Author: Lemony Snicket
24. "If you have walked into a museum recently - whether you did so to attend an art exhibition or to escape from the police - you may have noticed a type of painting known as a triptych. A triptych has three panels, with something different painted on each of the panels. For instance, my friend Professor Reed made a triptych for me, and he painted fire on one panel, a typewriter on another, and the face of a beautiful, intelligent woman on the third. The triptych is entitled What Happened to Beatrice and I cannot look upon it without weeping.I am a writer, and not a painter, but if I were to try and paint a triptych entitled The Baudelaire Orphans' Miserable Experiences at Prufrock Prep, I would paint Mr. Remora on one panel, Mrs. Brass on another, and a box of staples on the third, and the results would make me so sad that between the Beatrice triptych and the Baudelaire triptych I would scarcely stop weeping all da"
Author: Lemony Snicket
25. "For Beatrice- I would much prefer it if you were alive and well."
Author: Lemony Snicket
26. "For Beatrice, I cherished, you perished,The world's been nightmarished."
Author: Lemony Snicket
27. "Beatrice"
Author: Lemony Snicket
28. "For Beatrice - you will always be in my mind, in my heart and in your grave."
Author: Lemony Snicket
29. "For Beatrice, when we first met, I was lonely, and you were pretty.Now I am pretty lonely."
Author: Lemony Snicket
30. "He was wrong in thinking that by saying 'Nnphnn!' Sunny had been complaining about getting undressed in front of her siblings. Sunny's oversized suit had muffled the word she was really saying, and it was a word that still haunts me in my dreams as I toss and turn each night, images of Beatrice and her legacy filling my weary, grieving brain no matter where in the world I travel and no matter what important evidence I discover."
Author: Lemony Snicket
31. "For Beatrice, summer without you is as cold as winter. Winter without you, is even colder."
Author: Lemony Snicket
32. "A nod at Beatrice who held absolutely still. "She said she would come with me. She insisted on it. She stamped her little foot at me."He pointed down to her toes as if she were a child yet.Then he straightened his shoulders. "But I sent her back to the nursery, where she belonged, and told her to play with her dolls instead. As everyone knows, a female on a hunt is a distraction at best and bad luck at worse."Which explained why Beatrice went into the woods with her hound alone, George thought. She looked now as though she had gone to some other place where she could not hear her father's words and thus could not be hurt by them. George wondered how often she was forced to go to that place.Did King Helm not see how much she was like him? It seemed she was rejected for any sign of femininity yet also rejected for not showing enough femininity, How could she win?"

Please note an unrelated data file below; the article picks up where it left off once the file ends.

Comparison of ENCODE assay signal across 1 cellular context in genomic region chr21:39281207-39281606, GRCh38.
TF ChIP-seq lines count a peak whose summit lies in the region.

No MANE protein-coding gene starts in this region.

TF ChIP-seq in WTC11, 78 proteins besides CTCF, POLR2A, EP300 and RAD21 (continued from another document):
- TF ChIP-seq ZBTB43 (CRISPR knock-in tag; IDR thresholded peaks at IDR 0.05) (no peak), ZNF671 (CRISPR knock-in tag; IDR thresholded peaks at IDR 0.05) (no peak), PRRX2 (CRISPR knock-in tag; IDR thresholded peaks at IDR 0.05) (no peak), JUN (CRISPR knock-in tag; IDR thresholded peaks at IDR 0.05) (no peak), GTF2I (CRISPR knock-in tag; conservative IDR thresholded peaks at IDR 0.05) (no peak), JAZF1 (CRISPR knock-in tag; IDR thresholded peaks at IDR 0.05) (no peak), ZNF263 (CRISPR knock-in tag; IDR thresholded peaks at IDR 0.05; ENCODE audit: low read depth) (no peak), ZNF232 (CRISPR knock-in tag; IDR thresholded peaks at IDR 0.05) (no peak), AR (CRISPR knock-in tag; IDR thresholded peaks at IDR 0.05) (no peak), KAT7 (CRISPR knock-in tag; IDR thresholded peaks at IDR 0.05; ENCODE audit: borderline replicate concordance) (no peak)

Author: Mette Ivie Harrison
33. "George was full of hatred. Of his own weakness and stupidity, of his magic, of the stubbornness and the pride of Beatrice and Marit, and, last of all, hatred of Dr. Gharn, who had started it all.But the hatred swayed to pity. Then to hopelessness. Then back to anger.Every once in a great while, he felt a moment of peace, usually when he caught a glimpse of Beatrice and Marit together. He loved them both in different ways. But that could not be.He turned away, and the cycle began again."
Author: Mette Ivie Harrison
34. "George put his hand on top of Beatrice's and felt the warmth of both the woman and her hound pulsing through his fingers. "Just because your father does not see your victory does not mean that it is none," he said softly."
Author: Mette Ivie Harrison
35. "Mum said no one has ever called me by my first name so I've always assumed that even as a baby they could tell I wasn't an Arabella, a name with loops and flourishes in black-inked calligraphy; a name that contains within it girls called Bella or Bells or Belle - so many beautiful possibilities. No, from the start I was clearly a Beatrice, sensible and unembellished in Times New Roman, with no one hiding inside."
Author: Rosamund Lupton
36. "Mums answer is so unexpected and I am a litte stunned, actually. I wonder whether, had I known the reason for my name as a child, I would have tried to live up to it. Instead of being a failed Arabella, I might have become a Shakespearean plucky Beatrice."
Author: Rosamund Lupton
37. "People have reasons for what they do, Beatrice. And even if those reasons can't be justified, that doesn't make them bad people, just flawed. You have to remember," she said, "someone or something has hurt them too."
Author: Tiffanie DeBartolo
38. "Siddhartha wants liberation, Dante wants Beatrice, Frodo wants to get to Mount Doom—we all want something. Quest is elemental to the human experience. All road narratives are to some extent built on quest. If you're a woman, though, this fundamental possibility of quest is denied. You can't go anywhere if you can't step out onto a road……(T)here is no female counterpart in our culture to Ishmael or Huck Finn. There is no Dean Moriarty, Sal, or even a Fuckhead. It sounds like a doctoral crisis, but it's not. As a fifteen-year-old hitchhiker, my survival depended upon other people's ability to envision a possible future for me. Without a Melvillean or Kerouacian framework, or at least some kind of narrative to spell out a potential beyond death, none of my resourcefulness or curiosity was recognizable, and therefore I was unrecognizable."
Author: Vanessa Veselka